When my footsteps dream me down a street night to the art gallery,
I am wreathes of conjecture among all my salty, caustic alphabets.

In the bright, warm gallery, plastic is the new black is the new gold.
My act is strict. But if anyone asks, it was I who let in the birds.

I’d rather have dogs, but here, birds give my gestures meaning.
They are my only mirror, while I play at godliness in the sun going.

When I am full-bright, in my gate, art goes and goes.
Its path my path parallel. We touch our hands and weep.

 

This is a comic.

Not really. But okay.

Comics aren’t Media Mail.

What?

Go across the street, right there. To the comics store. They’ll tell you. They do all their comics parcel post.

But these don’t have advertisements.

It doesn’t matter.

So a book of pictures isn’t Media Mail but a book of words is? Is that it?

Yes.

But these have pictures and words.

Lauren Haldeman is the guest. Her new poetry collection, Instead of Dying, is available now from The Center for Literary Publishing at Colorado State University. It is the winner of the Colorado Prize for Poetry.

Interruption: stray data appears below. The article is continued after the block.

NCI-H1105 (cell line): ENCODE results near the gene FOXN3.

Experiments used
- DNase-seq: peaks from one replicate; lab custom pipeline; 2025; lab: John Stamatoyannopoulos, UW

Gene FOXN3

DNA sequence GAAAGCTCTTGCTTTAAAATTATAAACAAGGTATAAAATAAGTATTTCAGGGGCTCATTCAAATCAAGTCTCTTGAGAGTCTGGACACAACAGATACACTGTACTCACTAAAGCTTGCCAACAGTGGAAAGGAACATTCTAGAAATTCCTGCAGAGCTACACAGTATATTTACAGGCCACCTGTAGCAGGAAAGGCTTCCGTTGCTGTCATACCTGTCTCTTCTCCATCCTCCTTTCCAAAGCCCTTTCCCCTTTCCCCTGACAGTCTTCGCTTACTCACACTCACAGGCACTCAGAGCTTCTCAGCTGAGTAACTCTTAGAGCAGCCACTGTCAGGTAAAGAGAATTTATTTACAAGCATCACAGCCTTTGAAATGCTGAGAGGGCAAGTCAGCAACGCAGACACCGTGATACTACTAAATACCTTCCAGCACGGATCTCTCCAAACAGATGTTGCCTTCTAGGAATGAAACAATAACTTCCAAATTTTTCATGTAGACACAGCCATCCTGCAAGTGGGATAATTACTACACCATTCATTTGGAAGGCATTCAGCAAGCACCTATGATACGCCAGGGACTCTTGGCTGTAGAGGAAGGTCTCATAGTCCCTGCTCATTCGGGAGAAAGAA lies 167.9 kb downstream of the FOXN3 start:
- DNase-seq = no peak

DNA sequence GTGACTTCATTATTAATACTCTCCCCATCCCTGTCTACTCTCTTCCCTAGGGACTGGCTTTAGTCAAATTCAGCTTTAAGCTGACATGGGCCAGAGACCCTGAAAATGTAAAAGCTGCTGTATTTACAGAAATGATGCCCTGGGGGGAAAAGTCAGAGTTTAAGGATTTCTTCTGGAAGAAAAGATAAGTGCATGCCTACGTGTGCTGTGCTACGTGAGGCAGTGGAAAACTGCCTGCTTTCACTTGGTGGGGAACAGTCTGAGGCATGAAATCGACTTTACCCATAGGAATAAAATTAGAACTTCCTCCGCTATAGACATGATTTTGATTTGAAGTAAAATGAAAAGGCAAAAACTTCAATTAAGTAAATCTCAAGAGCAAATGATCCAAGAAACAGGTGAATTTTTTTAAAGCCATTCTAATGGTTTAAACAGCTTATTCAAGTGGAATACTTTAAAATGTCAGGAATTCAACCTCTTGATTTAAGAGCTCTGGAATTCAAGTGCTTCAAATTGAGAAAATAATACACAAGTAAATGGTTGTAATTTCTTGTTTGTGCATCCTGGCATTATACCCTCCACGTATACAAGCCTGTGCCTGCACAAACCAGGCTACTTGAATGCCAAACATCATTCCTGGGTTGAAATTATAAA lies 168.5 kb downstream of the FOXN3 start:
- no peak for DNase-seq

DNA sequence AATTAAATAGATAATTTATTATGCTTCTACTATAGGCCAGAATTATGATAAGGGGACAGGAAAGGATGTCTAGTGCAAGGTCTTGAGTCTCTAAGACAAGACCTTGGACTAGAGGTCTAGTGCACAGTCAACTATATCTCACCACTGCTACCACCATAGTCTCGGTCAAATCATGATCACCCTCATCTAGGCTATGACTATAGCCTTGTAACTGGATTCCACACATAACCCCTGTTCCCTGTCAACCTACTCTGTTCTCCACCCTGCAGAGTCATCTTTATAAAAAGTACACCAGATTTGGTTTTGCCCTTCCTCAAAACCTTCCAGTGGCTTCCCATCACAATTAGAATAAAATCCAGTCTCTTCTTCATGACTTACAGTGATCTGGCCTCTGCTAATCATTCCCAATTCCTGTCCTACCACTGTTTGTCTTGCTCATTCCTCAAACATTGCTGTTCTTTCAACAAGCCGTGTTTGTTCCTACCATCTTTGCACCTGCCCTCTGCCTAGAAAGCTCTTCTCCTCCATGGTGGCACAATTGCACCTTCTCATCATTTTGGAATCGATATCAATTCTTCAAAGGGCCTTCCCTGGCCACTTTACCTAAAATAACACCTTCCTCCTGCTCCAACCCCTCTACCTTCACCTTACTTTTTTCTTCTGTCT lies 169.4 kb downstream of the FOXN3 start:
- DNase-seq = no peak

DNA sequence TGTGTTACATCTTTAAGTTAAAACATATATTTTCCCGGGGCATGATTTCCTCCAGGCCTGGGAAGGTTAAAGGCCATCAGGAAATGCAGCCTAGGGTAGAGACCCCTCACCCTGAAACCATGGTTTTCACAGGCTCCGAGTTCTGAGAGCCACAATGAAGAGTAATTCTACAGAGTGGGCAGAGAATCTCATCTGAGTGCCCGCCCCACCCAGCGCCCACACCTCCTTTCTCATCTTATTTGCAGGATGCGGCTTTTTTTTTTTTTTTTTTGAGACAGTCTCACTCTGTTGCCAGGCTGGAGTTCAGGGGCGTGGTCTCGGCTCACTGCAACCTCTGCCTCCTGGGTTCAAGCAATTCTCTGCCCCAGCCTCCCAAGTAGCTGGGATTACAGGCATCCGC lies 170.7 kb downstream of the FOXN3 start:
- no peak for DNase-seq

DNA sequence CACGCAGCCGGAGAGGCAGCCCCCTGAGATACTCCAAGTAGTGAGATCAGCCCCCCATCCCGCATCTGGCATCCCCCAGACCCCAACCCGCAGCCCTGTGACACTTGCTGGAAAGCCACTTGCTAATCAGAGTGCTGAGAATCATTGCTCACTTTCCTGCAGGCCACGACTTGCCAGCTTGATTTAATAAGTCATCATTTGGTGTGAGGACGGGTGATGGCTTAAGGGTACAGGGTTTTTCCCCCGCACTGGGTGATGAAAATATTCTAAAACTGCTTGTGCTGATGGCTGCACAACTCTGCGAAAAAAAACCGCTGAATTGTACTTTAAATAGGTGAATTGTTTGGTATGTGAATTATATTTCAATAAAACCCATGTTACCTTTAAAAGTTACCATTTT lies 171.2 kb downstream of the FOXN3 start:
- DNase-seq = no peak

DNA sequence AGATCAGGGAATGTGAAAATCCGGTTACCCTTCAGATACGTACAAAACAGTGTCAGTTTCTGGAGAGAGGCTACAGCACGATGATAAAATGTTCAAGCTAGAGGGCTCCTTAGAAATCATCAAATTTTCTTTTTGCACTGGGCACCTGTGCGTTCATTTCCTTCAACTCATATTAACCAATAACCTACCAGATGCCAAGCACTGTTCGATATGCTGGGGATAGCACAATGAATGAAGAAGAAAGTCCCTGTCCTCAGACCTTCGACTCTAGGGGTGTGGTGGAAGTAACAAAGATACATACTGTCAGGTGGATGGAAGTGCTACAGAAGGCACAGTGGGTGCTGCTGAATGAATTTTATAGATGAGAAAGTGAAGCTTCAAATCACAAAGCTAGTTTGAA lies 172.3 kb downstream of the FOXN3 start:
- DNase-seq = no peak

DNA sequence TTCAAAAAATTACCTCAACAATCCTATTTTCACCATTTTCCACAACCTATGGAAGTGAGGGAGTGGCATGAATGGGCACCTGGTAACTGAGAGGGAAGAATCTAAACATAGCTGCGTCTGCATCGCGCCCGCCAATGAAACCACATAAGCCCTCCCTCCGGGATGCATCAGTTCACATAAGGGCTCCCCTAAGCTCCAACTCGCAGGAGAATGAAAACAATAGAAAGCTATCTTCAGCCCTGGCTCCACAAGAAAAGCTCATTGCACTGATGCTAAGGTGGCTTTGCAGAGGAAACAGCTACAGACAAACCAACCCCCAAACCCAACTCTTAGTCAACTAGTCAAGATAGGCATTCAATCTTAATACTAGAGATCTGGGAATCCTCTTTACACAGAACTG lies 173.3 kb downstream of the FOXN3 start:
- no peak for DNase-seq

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“Blue the Dog, stay.”

The girl was trying to vomit again, retching, and Blue the Dog was worried, whining with that little huffing noise, his nostrils flaring, his big tail smacking against the leg of the table. The girl had been puking on and off for about an hour, and now, worse, she lay suffering on my porch sofa. I held a cup of spring water to her lips so she could sip, but she wasn’t keeping down even a dribble—her body was being hateful, and making not to stop. She couldn’t calm her singleness: the toxins must be deep in her cells.

 

1.  Choose a horrific moment in history you know little about, in a country, Argentina, you know little about, but which seems to have troubling similarities to the here and now. Research for years. Images from the Dirty War sear into your mind.

 

2.  Learn that Hemingway wrote novels at the pace of 300 words a day, no more, no less, stopping mid-sentence if need be. You’re no Hemingway, but it seems pretty reasonable. Buy a marble composition notebook. Stare at the blank page. Treat yourself to a cheap book of Dover Art stickers. Stick a Chagall painting on a blank page. Stare. The painting makes a nice dent in the white space. A box to write around.

 

3.  Repeat this process every day for the next few years. Chagall, Modigliani, and Kandinsky speak to your project more than other painters, fueling your three main characters. You don’t know why, but whatever works, right?